By Scott Sterling
Key in the Marzano Framework’s efforts toward rigor is the concept that students not only need to be taught new knowledge, but how to interact with it. How can they use it? Why is this important? How do we expand on these new ideas? These are all questions that students should be able to answer at the end of a lesson or unit.
Interacting with new knowledge in a narrative way can be a valuable bridge for students. Stories tend to personalize information, which helps move it to episodic memory from short-term memory. It gives context to new data.
Leveraging narrative in the classroom can take many forms. Here are some strategies to consider.
Role-play can take place in any subject area for nearly any topic, not just language arts or history. For example, in a biology unit about rainforests, students can take the role of an explorer in the Amazon, researching information as they go. The information they learn will be tied to the experiences they have in class. All they will have to do is remember that time where they encountered the alligator in the river and they will remember a lot more about reptilian biology.
Tying information to personal experiences
Narratives do not necessarily have to be fiction. Episodic memory is also triggered by events that happen in real life, even if they do not necessarily happen to you.
This is one of the reasons why teachers shouldn’t be afraid to tell students about their own experiences. Telling the story of measuring a room for new tile can help students remember how to compute the area of a rectangle (especially if it’s funny).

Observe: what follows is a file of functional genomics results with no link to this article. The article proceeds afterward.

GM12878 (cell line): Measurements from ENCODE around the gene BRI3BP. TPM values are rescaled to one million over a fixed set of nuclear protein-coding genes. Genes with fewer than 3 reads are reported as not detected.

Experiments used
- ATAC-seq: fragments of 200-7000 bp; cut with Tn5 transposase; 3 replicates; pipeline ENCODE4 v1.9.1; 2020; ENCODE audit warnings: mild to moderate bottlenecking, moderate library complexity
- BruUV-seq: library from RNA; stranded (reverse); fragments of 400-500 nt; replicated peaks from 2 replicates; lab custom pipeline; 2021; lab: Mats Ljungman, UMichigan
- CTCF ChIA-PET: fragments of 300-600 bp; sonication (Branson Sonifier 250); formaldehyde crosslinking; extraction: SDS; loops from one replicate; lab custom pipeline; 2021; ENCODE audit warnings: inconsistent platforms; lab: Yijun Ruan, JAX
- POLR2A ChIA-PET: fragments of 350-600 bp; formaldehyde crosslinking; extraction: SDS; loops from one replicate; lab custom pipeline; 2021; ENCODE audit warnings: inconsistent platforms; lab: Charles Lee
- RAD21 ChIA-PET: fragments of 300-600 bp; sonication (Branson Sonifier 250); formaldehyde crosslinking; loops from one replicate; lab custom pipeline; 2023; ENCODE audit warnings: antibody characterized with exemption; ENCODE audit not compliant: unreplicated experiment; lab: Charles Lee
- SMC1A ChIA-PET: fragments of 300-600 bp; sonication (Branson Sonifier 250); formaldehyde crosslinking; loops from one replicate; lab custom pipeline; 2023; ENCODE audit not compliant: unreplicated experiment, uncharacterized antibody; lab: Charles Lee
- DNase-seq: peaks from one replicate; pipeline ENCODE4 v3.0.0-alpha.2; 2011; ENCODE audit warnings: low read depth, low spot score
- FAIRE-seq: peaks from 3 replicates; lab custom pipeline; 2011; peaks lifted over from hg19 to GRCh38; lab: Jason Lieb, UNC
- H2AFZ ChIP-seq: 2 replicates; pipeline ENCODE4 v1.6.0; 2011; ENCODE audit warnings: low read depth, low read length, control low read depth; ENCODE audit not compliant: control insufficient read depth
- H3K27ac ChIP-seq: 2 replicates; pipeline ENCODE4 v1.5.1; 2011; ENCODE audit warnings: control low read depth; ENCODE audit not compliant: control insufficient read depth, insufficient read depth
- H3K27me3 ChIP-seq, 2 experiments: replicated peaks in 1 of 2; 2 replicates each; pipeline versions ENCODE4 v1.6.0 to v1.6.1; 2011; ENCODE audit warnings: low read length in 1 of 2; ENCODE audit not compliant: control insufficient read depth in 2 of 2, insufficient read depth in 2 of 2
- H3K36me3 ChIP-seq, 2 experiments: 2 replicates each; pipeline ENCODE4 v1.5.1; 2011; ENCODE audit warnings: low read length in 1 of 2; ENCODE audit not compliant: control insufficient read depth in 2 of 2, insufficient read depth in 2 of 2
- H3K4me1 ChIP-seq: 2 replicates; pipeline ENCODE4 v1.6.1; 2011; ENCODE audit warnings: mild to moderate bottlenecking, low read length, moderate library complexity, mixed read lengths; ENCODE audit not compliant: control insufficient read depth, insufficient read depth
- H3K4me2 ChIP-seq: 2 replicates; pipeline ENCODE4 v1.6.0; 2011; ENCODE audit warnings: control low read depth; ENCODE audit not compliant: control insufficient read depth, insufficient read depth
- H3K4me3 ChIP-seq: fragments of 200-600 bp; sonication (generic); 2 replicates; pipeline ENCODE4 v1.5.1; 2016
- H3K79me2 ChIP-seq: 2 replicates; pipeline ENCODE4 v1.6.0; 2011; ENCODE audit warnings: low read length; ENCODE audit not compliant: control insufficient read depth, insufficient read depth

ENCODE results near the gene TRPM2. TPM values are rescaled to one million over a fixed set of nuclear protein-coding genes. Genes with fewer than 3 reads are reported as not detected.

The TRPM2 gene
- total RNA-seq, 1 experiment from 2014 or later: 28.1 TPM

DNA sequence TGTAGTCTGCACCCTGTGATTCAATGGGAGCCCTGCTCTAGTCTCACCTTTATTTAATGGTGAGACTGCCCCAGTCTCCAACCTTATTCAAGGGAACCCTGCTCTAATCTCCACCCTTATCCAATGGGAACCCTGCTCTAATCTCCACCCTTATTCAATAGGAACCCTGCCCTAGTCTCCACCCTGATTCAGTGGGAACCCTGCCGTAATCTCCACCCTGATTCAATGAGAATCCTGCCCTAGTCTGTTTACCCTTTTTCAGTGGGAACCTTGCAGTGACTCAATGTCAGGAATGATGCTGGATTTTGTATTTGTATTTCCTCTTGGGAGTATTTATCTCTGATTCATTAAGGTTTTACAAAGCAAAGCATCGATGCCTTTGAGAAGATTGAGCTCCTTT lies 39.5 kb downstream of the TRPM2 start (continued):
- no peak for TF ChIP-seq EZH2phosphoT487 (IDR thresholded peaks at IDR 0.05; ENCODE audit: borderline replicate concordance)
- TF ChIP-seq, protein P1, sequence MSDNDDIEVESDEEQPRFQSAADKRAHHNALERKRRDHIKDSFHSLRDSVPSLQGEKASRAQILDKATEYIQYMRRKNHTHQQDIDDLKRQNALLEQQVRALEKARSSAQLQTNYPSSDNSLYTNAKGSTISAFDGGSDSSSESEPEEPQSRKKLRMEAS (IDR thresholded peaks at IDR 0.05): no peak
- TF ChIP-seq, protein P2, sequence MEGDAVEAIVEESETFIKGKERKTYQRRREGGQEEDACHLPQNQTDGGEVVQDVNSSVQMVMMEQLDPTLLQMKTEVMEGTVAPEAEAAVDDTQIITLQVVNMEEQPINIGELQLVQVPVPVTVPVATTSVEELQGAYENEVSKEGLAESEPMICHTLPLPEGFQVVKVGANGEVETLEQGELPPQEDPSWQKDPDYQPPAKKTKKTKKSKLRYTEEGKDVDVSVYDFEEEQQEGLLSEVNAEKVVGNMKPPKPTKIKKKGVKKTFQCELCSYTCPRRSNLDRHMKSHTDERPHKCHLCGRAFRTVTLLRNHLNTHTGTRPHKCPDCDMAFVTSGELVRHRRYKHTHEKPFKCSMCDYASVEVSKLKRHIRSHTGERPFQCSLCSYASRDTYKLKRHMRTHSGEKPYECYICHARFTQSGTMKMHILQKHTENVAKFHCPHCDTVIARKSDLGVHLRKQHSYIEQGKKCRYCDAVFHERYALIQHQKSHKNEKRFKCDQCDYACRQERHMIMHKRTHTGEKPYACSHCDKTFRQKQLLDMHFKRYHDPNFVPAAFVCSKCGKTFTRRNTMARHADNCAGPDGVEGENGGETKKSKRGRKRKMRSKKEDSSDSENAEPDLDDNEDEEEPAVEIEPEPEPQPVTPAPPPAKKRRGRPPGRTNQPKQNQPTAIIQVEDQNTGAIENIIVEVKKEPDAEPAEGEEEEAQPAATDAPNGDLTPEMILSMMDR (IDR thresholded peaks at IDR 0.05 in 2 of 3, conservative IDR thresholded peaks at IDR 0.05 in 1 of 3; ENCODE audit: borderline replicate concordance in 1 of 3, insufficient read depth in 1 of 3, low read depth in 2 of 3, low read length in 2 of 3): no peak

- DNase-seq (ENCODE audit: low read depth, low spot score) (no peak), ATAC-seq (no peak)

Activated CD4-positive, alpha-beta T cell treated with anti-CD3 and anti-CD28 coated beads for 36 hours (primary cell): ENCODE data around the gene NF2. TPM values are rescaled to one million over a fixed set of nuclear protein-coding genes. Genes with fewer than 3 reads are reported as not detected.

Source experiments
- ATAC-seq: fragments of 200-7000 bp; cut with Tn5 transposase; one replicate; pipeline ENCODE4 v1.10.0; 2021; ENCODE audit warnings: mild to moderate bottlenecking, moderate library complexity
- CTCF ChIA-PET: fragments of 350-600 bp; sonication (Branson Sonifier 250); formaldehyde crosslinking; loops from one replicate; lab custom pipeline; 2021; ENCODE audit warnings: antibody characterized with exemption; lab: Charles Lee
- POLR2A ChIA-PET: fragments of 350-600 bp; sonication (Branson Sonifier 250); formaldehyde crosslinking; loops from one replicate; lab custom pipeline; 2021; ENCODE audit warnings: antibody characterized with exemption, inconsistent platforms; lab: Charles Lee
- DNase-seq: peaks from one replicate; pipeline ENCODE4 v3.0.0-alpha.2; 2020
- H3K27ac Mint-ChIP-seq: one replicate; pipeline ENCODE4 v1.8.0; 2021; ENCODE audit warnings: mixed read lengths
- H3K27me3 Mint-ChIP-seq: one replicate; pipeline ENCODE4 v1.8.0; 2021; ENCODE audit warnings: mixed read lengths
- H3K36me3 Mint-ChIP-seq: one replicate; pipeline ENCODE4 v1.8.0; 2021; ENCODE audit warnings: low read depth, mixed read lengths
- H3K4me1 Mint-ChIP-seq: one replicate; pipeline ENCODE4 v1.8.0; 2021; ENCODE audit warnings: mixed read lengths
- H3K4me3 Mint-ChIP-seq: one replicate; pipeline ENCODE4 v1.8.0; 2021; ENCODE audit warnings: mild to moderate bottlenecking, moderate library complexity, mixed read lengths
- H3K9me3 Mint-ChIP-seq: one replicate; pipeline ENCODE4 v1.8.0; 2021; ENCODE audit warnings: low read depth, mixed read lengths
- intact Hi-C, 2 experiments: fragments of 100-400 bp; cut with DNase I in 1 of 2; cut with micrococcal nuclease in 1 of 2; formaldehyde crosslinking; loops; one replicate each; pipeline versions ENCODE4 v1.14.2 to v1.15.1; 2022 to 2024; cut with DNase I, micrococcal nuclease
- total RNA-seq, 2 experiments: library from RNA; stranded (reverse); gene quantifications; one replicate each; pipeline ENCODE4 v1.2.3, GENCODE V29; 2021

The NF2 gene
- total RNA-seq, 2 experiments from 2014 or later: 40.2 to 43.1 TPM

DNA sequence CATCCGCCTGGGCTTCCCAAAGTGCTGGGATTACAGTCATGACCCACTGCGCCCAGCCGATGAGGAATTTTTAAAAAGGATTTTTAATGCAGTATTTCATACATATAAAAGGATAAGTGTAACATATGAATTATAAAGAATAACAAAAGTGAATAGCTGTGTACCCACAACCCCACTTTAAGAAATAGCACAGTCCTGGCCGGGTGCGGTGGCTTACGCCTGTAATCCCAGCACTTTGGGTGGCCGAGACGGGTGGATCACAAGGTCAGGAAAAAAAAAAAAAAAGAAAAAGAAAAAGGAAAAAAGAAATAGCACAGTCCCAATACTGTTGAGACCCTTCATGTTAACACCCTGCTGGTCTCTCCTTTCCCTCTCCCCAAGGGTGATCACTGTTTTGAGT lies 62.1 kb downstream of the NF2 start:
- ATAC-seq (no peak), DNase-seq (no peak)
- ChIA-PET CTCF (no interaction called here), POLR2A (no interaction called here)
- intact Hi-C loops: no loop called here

Of course, asking students to tell their own stories is more powerful. Give them enough preliminary information to understand the idea, and then ask for their own stories. For example, parabolas make a lot more sense to basketball players once they realize that is every shot toward the basket.
Completely fictionalized accounts
Authors (usually) have to know a lot about a subject before they can write about it. After they are done with their manuscript, they tend not to forget the little things. The same can be applied in school.
When I was in middle school, my teachers constructed a huge interdisciplinary project having to do with the writing of a science fiction story. The writing was covered in language arts, of course. But the science class actually covered things like interplanetary dynamics during the same time so we had the background necessary to write. History taught about previous scientific endeavors. Math helped us work through the nuts and bolts required for our stories (travel times, gravitational pulls, etc.).
The study of biographies is often left to the language arts teachers, but there have been prominent minds in every discipline. Learning about their lives can help students tie their accomplishments to the information they need to move forward in the curriculum. Learn about Sir Isaac Newton and you end up learning a lot about gravity. The same goes for Pythagoras and math.
It’s even better if students construct their own biographies rather than rely on someone else’s work. When they are the ones connecting the dots, those dots move into episodic memory much more efficiently than just reading about someone famous.